This was originally going to be a topic for Top 6 Thursday, but I find it’s so hard to contain my favorite Stephen King novels to such a small number — so ten it is. I am currently up to Insomnia in my massive King reread project, so my tastes could easily change by the time I’m done with that. It happens. My opinions on King’s work changes as often as the wind blows. I will probably post a revised version of this list when I’m finished with said reread project, whenever that is.
For now, though, here is my top 10…
10. The Dark Half
I didn’t like this novel for a long, long time. It took three rereads for me to finally appreciate what King was going for here. Before, I could never quite wrap my head around what George Stark is; now, I realize it’s up to interpretation and have my own. Not only is this one of King’s scariest and goriest works, it’s also his most fun read.
9. Hearts in Atlantis
I love it when King goes literary; he did that a lot when he first signed on with Scribner. Technically, this isn’t a novel . . . but it kind of is? It’s a collection of five interconnected stories that, in the end, come together to create something very close to a novel. I’m a student of the Vietnam era; the politics of the age endlessly fascinates me. Hearts in Atlantis deals with those years in a real and memorable way. King’s prose in this 1999 release is especially powerful and poignant. By the time I finish “Heavenly Shades of Night are Falling,” I’m always in tears.
8. Duma Key
King’s commentary on the creative process is always fascinating, and no where is it more captivating than in this 2008 novel. Perhaps what is most remarkable about this particular story is the setting: it takes place in Florida, not Maine. The descriptions King gives of the Keys are vivid and colorful; every reread makes me want to buy a house in Key Largo (oh, I wish!). Duma Key sees the marriage of Literary King and Horror King, and the results are awe-inspiring.
I almost didn’t include Cujo on the list, simply because it’s such a nasty, brutal story. But honestly, I couldn’t count it out. It’s such a marvel from a writing standpoint: King grabs the reader from page one and doesn’t let go until the epilogue. I always finish this one in a day, two days tops. The scenes in the Pinto are among the tense and spirit-breaking in all of horror fiction, and King’s exploration of the social classes and infidelity are subtle and, yet, rather riveting. Those scenes are perhaps his most Dickensian. But, in the end, this is Cujo: a scary-as-hell story told by a ruthless author.
The most recent release on this list, Revival was very much a return to form for King. Though I’m still not completely sure how I feel about the ending, the fact that I still think about it almost three years after is certainly a point in the book’s favor. This 2014 novel is, in my opinion, King’s bleakest; it is also one of his finest character studies yet. I’ve only read Revival once and cannot wait to give it another go.
5. Dolores Claiborne
One continuous chapter, told in Maine dialect over the span of 300 pages. This could and should have been a disaster, but it’s not; quite the opposite, in fact. Dolores Claiborne is King’s finest female character. Tough and real and stubborn, she isn’t afraid to fight for her children, and she is an absolute joy to read about. Like Cujo, this is a book that cannot be put down once begun.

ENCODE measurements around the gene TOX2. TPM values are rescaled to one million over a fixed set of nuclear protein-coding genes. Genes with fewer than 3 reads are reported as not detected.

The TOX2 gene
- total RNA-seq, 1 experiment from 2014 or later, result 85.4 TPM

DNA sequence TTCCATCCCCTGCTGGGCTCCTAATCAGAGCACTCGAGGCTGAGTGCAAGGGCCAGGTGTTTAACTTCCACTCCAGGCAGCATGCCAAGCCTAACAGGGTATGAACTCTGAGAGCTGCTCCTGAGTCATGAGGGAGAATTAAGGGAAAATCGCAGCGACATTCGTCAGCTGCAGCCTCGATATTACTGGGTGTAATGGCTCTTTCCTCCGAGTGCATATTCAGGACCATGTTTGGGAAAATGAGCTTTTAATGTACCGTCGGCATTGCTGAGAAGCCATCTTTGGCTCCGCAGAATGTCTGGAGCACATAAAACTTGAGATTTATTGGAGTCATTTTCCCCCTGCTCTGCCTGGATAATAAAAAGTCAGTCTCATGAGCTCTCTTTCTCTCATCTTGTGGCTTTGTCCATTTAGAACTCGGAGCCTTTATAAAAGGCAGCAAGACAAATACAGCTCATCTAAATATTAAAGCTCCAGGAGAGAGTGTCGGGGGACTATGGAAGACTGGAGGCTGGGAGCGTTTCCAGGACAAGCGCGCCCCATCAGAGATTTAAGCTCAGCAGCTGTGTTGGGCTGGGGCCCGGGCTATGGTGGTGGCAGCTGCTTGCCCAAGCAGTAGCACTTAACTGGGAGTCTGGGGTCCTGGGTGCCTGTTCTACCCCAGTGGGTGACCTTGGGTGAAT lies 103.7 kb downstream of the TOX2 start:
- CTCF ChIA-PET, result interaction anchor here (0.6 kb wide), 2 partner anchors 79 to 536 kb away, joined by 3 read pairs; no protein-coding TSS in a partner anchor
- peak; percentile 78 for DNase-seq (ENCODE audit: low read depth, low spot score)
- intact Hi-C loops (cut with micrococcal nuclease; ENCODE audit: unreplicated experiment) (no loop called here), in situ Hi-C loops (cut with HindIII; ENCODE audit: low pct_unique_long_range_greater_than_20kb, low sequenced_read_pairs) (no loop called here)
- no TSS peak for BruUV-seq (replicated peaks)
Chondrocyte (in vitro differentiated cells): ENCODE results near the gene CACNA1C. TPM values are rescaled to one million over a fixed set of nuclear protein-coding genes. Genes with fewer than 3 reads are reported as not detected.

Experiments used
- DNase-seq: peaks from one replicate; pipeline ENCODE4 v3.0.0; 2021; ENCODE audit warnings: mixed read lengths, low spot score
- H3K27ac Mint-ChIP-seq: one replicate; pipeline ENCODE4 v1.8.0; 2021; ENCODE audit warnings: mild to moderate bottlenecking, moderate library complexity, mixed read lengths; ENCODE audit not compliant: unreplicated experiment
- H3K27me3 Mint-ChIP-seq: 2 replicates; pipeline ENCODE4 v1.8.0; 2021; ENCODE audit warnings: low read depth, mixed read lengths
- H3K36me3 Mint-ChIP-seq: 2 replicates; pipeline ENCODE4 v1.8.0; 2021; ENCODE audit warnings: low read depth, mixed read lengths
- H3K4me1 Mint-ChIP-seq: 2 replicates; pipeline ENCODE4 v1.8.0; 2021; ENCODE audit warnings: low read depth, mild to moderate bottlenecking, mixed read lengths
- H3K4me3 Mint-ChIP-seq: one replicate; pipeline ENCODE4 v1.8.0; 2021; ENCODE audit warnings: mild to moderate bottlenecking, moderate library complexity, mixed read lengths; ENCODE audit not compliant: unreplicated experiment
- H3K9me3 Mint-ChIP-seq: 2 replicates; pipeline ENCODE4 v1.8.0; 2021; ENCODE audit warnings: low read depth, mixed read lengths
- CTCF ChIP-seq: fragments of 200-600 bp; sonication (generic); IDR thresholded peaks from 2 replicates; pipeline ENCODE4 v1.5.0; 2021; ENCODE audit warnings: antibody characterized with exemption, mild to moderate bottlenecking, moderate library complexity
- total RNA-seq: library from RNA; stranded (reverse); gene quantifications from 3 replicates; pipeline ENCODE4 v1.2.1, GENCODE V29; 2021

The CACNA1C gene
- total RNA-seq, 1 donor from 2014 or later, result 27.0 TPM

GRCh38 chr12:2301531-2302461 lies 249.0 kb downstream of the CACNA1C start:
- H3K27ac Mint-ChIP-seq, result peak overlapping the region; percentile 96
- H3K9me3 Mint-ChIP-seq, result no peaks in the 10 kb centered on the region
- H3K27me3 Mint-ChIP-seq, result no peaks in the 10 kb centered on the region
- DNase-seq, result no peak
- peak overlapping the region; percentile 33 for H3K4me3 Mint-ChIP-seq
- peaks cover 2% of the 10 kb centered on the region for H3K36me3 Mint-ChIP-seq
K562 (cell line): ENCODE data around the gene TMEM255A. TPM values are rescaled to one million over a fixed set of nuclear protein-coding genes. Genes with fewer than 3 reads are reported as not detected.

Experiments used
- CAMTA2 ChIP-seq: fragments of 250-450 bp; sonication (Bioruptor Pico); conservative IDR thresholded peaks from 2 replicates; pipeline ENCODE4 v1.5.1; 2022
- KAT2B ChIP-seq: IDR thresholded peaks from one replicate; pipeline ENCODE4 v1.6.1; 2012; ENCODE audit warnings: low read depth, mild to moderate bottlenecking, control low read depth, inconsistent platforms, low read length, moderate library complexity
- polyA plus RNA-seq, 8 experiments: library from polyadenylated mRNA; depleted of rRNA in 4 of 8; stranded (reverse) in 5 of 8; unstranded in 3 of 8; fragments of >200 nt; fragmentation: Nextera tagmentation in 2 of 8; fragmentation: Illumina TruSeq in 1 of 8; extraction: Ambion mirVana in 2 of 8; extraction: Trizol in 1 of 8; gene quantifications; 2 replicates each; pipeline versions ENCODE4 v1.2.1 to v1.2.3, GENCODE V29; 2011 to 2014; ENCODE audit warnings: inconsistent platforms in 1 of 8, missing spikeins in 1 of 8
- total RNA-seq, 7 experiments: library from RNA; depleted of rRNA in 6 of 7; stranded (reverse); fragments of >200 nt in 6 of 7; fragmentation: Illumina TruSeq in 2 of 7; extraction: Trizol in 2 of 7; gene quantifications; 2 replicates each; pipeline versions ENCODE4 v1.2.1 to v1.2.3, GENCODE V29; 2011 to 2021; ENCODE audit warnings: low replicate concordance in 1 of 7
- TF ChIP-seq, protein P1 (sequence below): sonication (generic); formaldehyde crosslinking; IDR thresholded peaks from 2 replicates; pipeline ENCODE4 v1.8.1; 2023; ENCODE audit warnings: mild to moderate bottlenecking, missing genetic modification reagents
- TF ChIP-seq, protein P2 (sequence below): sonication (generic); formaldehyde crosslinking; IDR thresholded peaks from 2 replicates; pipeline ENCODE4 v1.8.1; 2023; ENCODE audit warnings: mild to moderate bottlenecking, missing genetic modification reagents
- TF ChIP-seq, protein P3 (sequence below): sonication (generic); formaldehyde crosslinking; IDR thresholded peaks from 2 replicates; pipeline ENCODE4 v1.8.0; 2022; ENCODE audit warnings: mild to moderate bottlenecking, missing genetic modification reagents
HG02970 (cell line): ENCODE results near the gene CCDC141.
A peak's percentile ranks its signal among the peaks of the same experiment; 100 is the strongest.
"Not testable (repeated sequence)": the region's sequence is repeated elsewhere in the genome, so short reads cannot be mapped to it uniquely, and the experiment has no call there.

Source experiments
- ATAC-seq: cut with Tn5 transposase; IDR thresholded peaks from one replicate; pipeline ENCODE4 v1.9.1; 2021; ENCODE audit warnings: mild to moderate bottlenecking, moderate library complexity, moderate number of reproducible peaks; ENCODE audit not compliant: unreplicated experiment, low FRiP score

This was the first King novel that released after I became a bonafide Constant Reader, so it’s special to me in that regard. As I said when discussing Hearts in Atlantis, I am fascinated by the ’60s and ’70s, and tend to agree with King in his estimation that the JFK assassination is the dividing line in modern American history. If Kennedy hadn’t been assassinated, would action in Vietnam have progressed? Would Nixon had been elected in 1968, thus causing major distrust in the American government to bloom after Watergate? King explores these questions and many, many more in this epic novel. I love time travel, so naturally this 2011 novel had to make it into my top 5! This book also features one of my favorite King romances; I just love Jake and Sadie.
3. The Shining
A King classic by every standard, this is a claustrophobic, frightening novel that retains all its power after multiple reads. I should know; I’ve reread this 1977 horror classic more times than any other book in my collection. Jack’s plight is a tragedy in the truest sense. And one cannot ever forget the Overlook Hotel: King’s scariest and most memorable setting.
2. Needful Things
For a long, long time, this this was my favorite King novel . . . it’s basically tied with the number one spot, okay? This is certainly SK’s most complex work: the way the characters interact is truly fascinating. This is, in my opinion, King’s most successful small town novel. On full display is the dark comedy: long stretches of this story are devilishly funny while stills exploring the darkest parts of the human psyche.
1. The Dead Zone
A quiet wonder. A gentle, haunting, and tragic journey through the life of the character who is, arguably, King’s most likable and relatable creation: Johnny Smith, everyman. And it is the novel in which King introduces his readers to Castle Rock! From end to end, this 1979 novel is simply sublime; from the prologue set at the skating rink to the heartbreaking final chapter, this is King at his very best, his most melancholy. Despite being very much a long look at the 1970s as a whole, this novel does not become dated. In the era of Trump, it has only gained relevance and powerful. Johnny and Sarah’s doomed relationship is King at his most Shakespearean. And through Johnny’s psychic powers, King brings the story of Cassandra into the modern day; it is with that engine SK drives, full speed, filled up with confidence and grace.
That’s my top ten! What are your favorite Stephen King books?